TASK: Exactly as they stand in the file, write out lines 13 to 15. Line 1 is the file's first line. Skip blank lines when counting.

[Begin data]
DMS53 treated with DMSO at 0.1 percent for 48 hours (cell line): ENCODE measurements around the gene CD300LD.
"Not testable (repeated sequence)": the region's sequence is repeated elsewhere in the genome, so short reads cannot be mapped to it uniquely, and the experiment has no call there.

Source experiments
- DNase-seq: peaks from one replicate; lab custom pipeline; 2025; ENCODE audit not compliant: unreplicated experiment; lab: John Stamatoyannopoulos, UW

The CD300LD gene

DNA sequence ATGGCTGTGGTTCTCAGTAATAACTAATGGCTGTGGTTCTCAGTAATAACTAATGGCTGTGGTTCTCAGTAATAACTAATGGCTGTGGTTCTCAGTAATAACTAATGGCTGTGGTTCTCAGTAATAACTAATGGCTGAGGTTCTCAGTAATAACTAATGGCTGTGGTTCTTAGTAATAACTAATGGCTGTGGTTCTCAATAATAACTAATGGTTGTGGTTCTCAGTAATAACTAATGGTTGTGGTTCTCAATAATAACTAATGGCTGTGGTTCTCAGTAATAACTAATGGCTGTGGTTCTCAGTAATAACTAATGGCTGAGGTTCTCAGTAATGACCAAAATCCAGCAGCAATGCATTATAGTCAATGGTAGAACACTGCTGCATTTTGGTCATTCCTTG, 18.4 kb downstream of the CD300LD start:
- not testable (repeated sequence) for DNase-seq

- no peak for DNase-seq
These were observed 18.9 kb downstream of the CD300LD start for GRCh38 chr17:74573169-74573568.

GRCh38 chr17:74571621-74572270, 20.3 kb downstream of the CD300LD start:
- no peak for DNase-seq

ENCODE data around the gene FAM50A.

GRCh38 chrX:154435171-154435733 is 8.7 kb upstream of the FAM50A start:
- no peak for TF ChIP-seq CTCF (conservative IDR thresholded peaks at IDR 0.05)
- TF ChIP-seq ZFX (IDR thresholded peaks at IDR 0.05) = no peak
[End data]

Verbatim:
GRCh38 chrX:154435171-154435733 is 8.7 kb upstream of the FAM50A start:
- no peak for TF ChIP-seq CTCF (conservative IDR thresholded peaks at IDR 0.05)
- TF ChIP-seq ZFX (IDR thresholded peaks at IDR 0.05) = no peak